On our trip to Newfoundland awhile back we drove around most of the island, including a place where the first known Viking settlement in North America was discovered in the 1960s. The Vikings called the place Vinland, named for the grapevines found on the East Coast. Among these travellers was the Viking explorer Leif Erikson, who found his way to the area over 1,000 years ago.
Located on the tip of the Great Northern Peninsula, L’Anse aux Meadows is a bit of a drive from the urban centres of the island. We had come there after our visit to Gros Morne National Park, where we had been the previous few nights. Aside from some potholes it was a long but easy drive on Route 430 as we made our way north.
On the way up the peninsula to L’Anse aux Meadows we passed The Arches Provincial Park, where erosion created the unusual arches in the rock formations.
Further north was another interesting stop before our destination. We didn’t know anything about the Thrombolites Walking Trail but it was recommended as a stop so we parked and tried it. The trail made its way across a covered bridge and along the water next to the town of Flowers Cove. It was a pleasant walk that ended at the Thrombolites, fossil remains of ancient microbial communities hardened like rock. It wasn’t what we expected but we learned something new that day.
Eventually we arrived at L’Anse aux Meadows. Designated a UNESCO World Heritage Site in 1978, the Norse settlement there goes back about 1,000 years, with carbon dating estimating their time there at between 990–1050 CE judging by the remains of the structures and artifacts.
We went to the visitor centre first, where there was a statue dedicated to the Norwegian couple who had discovered the settlement, Anne Stine Ingstad and her explorer husband Helge Ingstad. Inside was a number of displays showing replicas of the ships used to arrive in Newfoundland as well as how the local Norse and aboriginals lived.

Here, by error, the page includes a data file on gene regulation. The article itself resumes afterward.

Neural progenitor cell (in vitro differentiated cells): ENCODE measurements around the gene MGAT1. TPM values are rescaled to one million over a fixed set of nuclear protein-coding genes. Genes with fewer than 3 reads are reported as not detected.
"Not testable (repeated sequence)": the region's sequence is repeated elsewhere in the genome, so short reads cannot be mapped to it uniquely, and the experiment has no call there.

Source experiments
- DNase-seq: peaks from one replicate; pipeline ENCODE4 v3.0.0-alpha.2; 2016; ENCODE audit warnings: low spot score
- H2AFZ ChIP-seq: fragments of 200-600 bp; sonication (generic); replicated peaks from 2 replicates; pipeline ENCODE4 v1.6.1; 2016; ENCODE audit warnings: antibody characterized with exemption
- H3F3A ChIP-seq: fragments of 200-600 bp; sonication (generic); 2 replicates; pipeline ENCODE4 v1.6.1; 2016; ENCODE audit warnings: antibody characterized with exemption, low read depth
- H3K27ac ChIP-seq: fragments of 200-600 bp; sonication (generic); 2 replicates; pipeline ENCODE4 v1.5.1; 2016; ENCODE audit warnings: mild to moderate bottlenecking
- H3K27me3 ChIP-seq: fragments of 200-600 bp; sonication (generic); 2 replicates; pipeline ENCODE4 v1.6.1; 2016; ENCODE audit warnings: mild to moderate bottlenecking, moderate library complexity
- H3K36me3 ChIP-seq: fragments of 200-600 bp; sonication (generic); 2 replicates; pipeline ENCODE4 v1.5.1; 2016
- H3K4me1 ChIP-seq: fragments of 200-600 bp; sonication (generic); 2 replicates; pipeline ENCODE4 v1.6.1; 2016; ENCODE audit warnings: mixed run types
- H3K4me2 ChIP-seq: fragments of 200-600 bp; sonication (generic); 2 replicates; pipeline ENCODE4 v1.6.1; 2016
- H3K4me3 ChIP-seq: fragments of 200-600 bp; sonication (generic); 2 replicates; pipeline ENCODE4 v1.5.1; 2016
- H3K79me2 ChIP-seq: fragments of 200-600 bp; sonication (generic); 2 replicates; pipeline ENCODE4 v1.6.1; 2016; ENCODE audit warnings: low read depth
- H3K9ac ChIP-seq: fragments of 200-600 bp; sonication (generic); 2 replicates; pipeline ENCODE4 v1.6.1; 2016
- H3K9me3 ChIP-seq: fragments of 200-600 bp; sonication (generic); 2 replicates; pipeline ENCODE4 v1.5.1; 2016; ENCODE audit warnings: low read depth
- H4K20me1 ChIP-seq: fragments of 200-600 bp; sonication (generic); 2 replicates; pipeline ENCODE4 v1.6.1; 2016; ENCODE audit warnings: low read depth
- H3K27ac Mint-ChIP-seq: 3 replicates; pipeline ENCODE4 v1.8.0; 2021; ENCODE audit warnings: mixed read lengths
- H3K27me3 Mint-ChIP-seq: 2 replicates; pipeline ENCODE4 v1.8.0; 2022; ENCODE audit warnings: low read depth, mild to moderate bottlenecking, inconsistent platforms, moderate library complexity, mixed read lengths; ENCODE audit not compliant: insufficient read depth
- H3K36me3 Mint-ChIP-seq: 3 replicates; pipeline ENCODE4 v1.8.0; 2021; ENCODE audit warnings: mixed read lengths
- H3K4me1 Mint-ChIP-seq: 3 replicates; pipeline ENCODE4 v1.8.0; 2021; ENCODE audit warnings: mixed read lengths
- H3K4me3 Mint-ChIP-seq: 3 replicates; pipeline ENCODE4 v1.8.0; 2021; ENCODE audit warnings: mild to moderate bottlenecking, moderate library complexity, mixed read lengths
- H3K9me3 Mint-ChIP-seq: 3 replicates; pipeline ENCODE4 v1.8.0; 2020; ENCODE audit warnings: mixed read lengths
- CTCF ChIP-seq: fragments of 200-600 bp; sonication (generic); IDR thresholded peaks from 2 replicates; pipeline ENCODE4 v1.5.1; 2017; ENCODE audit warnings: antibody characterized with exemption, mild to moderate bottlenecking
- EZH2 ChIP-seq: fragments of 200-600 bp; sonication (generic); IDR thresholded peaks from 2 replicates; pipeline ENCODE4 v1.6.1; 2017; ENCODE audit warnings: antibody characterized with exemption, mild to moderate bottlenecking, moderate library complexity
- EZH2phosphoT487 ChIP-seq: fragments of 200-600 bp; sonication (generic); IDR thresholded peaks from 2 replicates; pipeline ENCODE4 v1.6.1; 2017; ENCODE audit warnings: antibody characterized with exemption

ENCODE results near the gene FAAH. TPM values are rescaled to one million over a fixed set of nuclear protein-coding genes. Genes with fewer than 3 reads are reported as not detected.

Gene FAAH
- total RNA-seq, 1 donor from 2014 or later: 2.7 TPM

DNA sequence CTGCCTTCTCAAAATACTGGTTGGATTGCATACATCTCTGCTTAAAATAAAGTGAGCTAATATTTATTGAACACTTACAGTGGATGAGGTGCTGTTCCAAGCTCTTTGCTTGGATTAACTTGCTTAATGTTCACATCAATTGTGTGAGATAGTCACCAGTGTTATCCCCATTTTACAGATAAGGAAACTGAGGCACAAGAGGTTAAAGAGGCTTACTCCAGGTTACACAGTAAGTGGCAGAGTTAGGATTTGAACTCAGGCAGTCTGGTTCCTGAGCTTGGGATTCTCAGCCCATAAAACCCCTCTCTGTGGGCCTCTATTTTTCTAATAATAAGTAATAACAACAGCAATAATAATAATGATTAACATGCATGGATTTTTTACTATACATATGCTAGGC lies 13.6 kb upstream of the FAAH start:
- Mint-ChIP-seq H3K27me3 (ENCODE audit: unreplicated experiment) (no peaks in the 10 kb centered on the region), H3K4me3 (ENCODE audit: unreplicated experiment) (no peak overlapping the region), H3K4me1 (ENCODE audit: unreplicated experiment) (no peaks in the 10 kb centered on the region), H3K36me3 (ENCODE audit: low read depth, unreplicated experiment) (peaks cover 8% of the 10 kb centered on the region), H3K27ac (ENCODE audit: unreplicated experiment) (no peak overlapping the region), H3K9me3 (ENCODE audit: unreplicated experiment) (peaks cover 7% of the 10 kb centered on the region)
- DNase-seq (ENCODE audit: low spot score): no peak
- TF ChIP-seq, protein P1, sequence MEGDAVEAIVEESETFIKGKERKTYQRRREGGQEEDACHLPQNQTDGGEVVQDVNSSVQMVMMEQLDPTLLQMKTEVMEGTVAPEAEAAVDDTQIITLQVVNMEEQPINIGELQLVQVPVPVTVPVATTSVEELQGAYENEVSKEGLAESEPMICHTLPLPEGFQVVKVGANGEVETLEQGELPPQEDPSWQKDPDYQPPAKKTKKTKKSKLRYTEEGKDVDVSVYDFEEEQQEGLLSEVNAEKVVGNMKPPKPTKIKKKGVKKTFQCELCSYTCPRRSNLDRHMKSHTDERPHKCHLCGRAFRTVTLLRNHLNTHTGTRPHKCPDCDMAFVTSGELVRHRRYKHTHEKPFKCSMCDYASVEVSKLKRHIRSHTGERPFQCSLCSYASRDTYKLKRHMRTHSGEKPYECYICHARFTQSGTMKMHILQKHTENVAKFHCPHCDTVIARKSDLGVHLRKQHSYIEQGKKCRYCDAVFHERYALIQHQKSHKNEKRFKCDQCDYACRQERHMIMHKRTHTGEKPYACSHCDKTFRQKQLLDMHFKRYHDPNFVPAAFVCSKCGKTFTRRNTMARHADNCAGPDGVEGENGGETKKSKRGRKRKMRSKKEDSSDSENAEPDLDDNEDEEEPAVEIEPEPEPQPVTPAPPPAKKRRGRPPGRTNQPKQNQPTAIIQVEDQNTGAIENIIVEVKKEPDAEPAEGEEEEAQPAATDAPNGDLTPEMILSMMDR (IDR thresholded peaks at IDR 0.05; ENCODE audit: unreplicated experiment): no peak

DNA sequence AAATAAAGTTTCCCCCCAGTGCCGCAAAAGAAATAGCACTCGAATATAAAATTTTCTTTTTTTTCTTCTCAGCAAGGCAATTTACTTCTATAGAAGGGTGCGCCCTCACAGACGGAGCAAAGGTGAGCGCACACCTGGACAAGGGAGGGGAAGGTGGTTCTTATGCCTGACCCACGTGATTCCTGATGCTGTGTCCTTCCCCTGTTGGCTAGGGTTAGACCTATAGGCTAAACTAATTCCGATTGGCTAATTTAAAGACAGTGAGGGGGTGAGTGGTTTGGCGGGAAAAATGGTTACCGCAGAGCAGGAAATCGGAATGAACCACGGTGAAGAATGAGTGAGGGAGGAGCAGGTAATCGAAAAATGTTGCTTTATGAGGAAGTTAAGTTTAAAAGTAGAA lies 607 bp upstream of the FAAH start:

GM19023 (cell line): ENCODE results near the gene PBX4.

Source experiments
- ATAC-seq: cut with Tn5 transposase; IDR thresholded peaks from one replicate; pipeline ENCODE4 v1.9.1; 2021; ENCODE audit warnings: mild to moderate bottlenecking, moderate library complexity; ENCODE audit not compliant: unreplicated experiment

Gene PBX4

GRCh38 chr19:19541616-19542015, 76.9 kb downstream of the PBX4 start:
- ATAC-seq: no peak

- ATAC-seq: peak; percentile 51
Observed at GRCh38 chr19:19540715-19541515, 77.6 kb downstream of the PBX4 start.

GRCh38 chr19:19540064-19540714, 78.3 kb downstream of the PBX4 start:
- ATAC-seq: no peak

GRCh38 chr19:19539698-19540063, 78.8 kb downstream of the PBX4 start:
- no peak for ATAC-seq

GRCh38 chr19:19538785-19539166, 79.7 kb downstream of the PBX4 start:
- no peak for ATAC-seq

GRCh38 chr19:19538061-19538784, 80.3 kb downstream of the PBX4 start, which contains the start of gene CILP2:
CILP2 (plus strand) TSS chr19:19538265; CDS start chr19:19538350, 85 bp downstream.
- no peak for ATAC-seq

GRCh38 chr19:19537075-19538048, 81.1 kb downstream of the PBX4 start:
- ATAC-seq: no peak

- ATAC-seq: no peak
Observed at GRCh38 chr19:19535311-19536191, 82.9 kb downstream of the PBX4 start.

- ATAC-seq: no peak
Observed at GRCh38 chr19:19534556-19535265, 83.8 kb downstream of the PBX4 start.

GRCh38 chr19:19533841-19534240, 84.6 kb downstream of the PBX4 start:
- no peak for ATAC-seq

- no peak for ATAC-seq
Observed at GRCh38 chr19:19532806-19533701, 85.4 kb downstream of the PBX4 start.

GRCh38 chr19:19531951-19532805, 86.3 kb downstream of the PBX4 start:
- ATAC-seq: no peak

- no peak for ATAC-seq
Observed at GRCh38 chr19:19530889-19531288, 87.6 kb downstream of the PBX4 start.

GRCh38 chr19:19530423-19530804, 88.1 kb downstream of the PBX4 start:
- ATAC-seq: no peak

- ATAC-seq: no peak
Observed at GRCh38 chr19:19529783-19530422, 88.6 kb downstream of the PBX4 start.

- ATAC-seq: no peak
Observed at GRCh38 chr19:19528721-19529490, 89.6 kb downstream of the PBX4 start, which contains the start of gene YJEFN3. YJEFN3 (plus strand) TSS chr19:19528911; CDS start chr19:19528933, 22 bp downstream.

The Vikings actually landed in an area that had been populated by aboriginal people that dates at least as far back as 6,000 years. The most recent residents were the Dorset people who had been there about 200 years before the Norse arrived.
It was estimated that the size of the settlement was between 30 and 150 people, but all evidence of it was buried in the ground until excavations began in the 1960s.
To see the original structures you have to use your imagination as the site shows little more than the indentations where the buildings once stood. Below them are markers identifying the type of structure. Any artifacts found there were taken to museums and the visitor centre, so the recreated village was built close to the original structures to give a tourists a better idea of the place.
In the village Parks Canada people were on hand explaining the way of life in the settlement as well as having some fun with the visitors.
Kim found the Viking costume a bit awkward and the axe was heavy to lift!
Because of a combination of cultural differences and a lack of communication, the settlement did not have good relations with the surrounding aboriginal tribes and so the Norse people eventually abandoned the village. A few years ago a Canadian Heritage Minute was created describing it (for non-Canadians, these were a series of government-sponsored one minute shorts broadcast on TV over the years and are well known in Canada).
After visiting the settlement site we did a one hour walk along the interpretive trials that wound through the rocky hills and along the shore.
Although it was a long drive to the north-eastern tip of Newfoundland, we enjoyed the trip. Even in the height of summer it wasn’t busy, and the sights ranged from charming to impressive.
If you are interested in learning more about the Viking visit to the East Coast of Canada, The Vinland Mystery is a 30-minute National Film Board (NFB) Documentary from 1984 that gives a good background about it.